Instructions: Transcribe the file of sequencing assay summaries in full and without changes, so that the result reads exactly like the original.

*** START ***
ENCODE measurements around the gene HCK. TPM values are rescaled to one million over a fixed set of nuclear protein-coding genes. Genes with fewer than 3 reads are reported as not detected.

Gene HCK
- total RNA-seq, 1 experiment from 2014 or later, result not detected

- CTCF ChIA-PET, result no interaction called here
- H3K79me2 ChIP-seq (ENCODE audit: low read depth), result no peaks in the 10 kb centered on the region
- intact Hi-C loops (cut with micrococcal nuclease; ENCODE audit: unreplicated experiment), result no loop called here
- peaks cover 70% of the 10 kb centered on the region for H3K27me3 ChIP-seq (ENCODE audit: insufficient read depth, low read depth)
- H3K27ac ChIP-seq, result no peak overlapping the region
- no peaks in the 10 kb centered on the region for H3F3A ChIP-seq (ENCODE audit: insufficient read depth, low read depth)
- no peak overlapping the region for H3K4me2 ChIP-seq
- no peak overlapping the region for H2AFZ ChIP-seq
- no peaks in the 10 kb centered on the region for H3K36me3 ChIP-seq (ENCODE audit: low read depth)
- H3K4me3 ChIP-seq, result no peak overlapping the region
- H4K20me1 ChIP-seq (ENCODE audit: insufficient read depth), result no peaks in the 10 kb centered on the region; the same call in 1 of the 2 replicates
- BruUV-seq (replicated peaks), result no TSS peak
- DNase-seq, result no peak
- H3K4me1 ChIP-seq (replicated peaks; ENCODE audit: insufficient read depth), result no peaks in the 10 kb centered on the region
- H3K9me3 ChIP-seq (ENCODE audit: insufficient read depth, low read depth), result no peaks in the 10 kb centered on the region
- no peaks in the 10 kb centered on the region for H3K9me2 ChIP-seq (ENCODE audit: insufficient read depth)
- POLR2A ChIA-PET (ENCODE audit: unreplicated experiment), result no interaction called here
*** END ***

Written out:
ENCODE measurements around the gene HCK. TPM values are rescaled to one million over a fixed set of nuclear protein-coding genes. Genes with fewer than 3 reads are reported as not detected.

Gene HCK
- total RNA-seq, 1 experiment from 2014 or later, result not detected

- CTCF ChIA-PET, result no interaction called here
- H3K79me2 ChIP-seq (ENCODE audit: low read depth), result no peaks in the 10 kb centered on the region
- intact Hi-C loops (cut with micrococcal nuclease; ENCODE audit: unreplicated experiment), result no loop called here
- peaks cover 70% of the 10 kb centered on the region for H3K27me3 ChIP-seq (ENCODE audit: insufficient read depth, low read depth)
- H3K27ac ChIP-seq, result no peak overlapping the region
- no peaks in the 10 kb centered on the region for H3F3A ChIP-seq (ENCODE audit: insufficient read depth, low read depth)
- no peak overlapping the region for H3K4me2 ChIP-seq
- no peak overlapping the region for H2AFZ ChIP-seq
- no peaks in the 10 kb centered on the region for H3K36me3 ChIP-seq (ENCODE audit: low read depth)
- H3K4me3 ChIP-seq, result no peak overlapping the region
- H4K20me1 ChIP-seq (ENCODE audit: insufficient read depth), result no peaks in the 10 kb centered on the region; the same call in 1 of the 2 replicates
- BruUV-seq (replicated peaks), result no TSS peak
- DNase-seq, result no peak
- H3K4me1 ChIP-seq (replicated peaks; ENCODE audit: insufficient read depth), result no peaks in the 10 kb centered on the region
- H3K9me3 ChIP-seq (ENCODE audit: insufficient read depth, low read depth), result no peaks in the 10 kb centered on the region
- no peaks in the 10 kb centered on the region for H3K9me2 ChIP-seq (ENCODE audit: insufficient read depth)
- POLR2A ChIA-PET (ENCODE audit: unreplicated experiment), result no interaction called here